OCEAN CITY — A familiar face in local political circles wants back the seat at City Hall he lost two years ago.
Former two-term Councilman Joe Mitrecic, first elected in 2002 and re-elected in 2006, was blunt this week on why he feels it’s imperative he get back into elected office and secure one of the four open City Council posts, which are currently held by Council members Doug Cymek, Jim Hall, Joe Hall and Mary Knight. He filed at City Hall on Monday to have his name on the ballot Nov. 6.
“I’m an intelligent person who knows Ocean City and cares deeply about Ocean City and I know the budget very, very well,” he said. “The main reason I am running is I’m not happy with the way the town is moving right now. The town has taken such a horrible turn since that 2010 election and I am bothered by that. I do not agree with the way the financial issues are being handled. I do not agree with the way employee issues are being handled. We are spending money in areas that may or may not benefit the town of Ocean City. There’s many reasons, not the least of which is I think I can do a good job, and there’s nobody out there running that I think can do a better job.”
Addressing fiscal issues, Mitrecic, who served as council president from 2006 to 2010, said he specifically disagrees with the council 4-3 vote in the spring on majority-minority lines to lower the property tax rate by a penny, saying he believes the council majority “stole $860,000 from the fund balance.”
“For eight years, we sat there and we looked at costs and we made important decisions to cut those costs and give money back to the taxpayer. Now, to just take money from the fund balance is not a savings. That’s robbing Peter to pay Paul, and I think that’s a problem with government from the bottom to the top. We need to stand up and make the hard decisions.”
In October of 2010, an election that saw one of the lowest voter turnouts in Ocean City history, Mitrecic lost his seat by virtue of a fourth place finish behind Council members Lloyd Martin, Margaret Pillas and Brent Ashley, who narrowly edge out Mitrecic by 21 votes.
Acknowledging the loss was a stinger, particularly for his family, Mitrecic said he learned a lot from that defeat.
“If anything, I think I regret not being more approachable. People who don’t know me, I think, find me difficult to approach,” said Mitrecic, who owns a local construction company. “I took my job as a councilman serious. I took my job as council president beyond serious. I was there to run the meetings and to make sure the proper decorum was followed. Maybe I should have smiled a little bit more or told a joke now and again, but somebody had to be the mayor’s straight man and I was it. I do plan to open up more to the public so they will know me as a person and not just a councilman.”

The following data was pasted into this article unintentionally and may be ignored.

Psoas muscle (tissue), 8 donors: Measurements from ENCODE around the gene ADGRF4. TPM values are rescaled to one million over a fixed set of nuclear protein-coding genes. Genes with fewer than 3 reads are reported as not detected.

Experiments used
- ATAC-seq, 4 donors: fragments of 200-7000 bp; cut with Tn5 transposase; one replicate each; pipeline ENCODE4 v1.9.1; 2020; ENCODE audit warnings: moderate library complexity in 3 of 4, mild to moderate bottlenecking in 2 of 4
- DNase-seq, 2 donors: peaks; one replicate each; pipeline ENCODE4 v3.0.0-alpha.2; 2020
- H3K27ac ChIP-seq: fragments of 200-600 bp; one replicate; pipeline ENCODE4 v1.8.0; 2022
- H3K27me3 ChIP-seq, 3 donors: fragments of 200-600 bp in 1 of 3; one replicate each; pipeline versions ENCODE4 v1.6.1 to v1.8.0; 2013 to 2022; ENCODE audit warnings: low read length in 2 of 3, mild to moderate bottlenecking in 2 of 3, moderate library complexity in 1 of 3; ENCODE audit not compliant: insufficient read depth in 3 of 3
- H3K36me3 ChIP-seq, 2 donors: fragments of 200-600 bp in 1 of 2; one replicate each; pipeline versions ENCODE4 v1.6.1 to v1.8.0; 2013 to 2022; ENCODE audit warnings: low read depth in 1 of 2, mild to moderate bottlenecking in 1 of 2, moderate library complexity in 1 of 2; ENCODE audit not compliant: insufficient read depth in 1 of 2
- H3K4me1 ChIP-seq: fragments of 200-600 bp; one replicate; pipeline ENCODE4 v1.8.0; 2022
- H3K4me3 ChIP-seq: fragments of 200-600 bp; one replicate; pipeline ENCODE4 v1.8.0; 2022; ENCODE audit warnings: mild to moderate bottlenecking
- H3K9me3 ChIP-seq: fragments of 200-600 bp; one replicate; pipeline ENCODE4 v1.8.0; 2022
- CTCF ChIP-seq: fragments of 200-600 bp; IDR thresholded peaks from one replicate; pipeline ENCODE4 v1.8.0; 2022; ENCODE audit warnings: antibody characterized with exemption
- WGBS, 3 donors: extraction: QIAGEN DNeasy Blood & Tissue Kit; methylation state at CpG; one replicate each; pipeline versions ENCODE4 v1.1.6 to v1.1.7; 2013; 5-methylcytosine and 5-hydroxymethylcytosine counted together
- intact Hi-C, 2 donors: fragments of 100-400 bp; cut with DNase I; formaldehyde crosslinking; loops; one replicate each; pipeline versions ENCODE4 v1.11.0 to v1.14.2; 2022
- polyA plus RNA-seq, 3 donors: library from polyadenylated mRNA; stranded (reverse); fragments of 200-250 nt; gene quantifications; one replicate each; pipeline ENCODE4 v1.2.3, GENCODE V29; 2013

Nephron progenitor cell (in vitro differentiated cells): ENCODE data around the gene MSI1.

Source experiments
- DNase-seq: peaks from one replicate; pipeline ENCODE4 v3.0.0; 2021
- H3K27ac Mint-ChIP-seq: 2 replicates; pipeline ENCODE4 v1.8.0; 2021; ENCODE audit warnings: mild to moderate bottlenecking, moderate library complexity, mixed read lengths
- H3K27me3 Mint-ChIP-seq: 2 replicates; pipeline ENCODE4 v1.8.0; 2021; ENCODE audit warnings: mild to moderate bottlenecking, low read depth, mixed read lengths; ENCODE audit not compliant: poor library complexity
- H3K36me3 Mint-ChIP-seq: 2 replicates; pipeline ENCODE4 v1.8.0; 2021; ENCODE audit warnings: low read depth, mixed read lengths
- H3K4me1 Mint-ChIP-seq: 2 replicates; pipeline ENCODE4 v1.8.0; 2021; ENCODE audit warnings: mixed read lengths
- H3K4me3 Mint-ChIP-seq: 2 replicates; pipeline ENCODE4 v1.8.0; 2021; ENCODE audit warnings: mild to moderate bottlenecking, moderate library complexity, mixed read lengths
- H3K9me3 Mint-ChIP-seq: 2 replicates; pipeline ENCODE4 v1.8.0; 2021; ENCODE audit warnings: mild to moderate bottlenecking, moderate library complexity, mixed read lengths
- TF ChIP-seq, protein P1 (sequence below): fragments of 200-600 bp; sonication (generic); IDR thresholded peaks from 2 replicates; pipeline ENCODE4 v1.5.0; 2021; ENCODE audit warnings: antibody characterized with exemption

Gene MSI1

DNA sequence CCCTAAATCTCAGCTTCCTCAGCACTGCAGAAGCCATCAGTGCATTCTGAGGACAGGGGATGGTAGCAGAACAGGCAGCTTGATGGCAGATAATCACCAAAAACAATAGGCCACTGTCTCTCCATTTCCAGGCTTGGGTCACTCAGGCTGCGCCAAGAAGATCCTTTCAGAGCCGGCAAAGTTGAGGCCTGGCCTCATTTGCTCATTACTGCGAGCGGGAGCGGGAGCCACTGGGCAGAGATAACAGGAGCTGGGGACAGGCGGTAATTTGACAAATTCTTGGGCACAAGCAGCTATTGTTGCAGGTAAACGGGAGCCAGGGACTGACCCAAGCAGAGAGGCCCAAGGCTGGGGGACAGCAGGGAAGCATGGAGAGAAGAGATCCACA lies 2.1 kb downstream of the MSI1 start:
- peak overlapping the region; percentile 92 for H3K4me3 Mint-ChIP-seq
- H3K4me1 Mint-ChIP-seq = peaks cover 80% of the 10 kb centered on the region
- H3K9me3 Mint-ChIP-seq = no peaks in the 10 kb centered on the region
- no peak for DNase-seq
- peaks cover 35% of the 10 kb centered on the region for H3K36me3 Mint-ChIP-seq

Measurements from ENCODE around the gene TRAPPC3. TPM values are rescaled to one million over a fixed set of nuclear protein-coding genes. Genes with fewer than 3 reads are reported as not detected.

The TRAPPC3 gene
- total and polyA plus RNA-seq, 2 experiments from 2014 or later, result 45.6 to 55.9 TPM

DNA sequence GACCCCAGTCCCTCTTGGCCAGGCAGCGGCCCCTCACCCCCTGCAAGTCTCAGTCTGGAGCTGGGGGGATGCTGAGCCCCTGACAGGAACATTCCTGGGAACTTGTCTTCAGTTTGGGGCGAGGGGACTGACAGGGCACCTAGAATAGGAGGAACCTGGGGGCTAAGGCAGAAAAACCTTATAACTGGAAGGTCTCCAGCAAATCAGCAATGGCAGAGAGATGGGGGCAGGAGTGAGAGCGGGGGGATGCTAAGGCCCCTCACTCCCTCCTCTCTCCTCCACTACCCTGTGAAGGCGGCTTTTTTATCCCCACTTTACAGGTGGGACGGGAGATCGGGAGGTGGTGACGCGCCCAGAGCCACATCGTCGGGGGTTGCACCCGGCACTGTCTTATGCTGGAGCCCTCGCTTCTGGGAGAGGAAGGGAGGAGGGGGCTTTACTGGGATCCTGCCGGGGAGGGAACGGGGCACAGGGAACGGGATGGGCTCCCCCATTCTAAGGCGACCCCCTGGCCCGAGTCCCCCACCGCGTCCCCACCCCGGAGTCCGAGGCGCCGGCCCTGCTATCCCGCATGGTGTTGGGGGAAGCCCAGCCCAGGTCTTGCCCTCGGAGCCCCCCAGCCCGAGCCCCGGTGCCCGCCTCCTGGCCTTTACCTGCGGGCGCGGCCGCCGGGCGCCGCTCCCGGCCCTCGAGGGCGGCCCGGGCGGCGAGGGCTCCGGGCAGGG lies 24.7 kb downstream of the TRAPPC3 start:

While in office for his two terms, Mitrecic worked closely with former City Manager Dennis Dare, whose removal for alleged insubordination one year ago aggravated him.
“Dennis put the team together that runs the town of Ocean City today. He put together a tremendous team,” Dare said. “Dennis would dig his feet in at times, but we all do. We butted heads, but I was in his office at least once a week talking about things. I would be upset if he didn’t try to get his point of view across. As far as being insubordinate, which is being alleged, absolutely not, it’s a complete fabrication. Never can I remember any of that.”
Mitrecic said it was common for him, Dare and Mayor Rick Meehan to meet prior to meetings at City Hall to discuss upcoming meetings, but he said anyone could have joined in those open-door meetings. He said that’s unlike the current dynamic with the drastic majority-minority disagreements.
“Yes we met and we talked a lot. The council president sets the agenda and decides the course of the meetings. At least, that’s how it’s supposed to be,” Mitrecic said. “Why is the current city council president not meeting with the mayor and city manager? How does he know what’s going on in town?”
Mitrecic said he is upset general city employees felt they had to start a union petition. He was elected the same year the Fraternal Order of Police scored collective bargaining with binding interested arbitration rights and was on the council when collective bargaining was given to the firefighter/paramedics.
“I would not have voted to offer it to the general employees, like we did with the EMTs. It’s a lot larger hole,” he said. “To be honest with you, if I was there, they would not be asking for it. To a person, all of the employees in Ocean City would tell you I always treated them with respect and listened to them and followed up with them.”
Mitrecic said he signed the petition but will not support the referendum when he votes on Nov. 6.
“… win or lose, if I’m elected, I will do everything in my power to make sure they do have that seat at the table once again,” he said. “With this current situation, you are talking about a group of employees who are not at the top of the pay scale and they are willing to give up a part of their check to be a part of a group they think can help them. That says how scared they are.”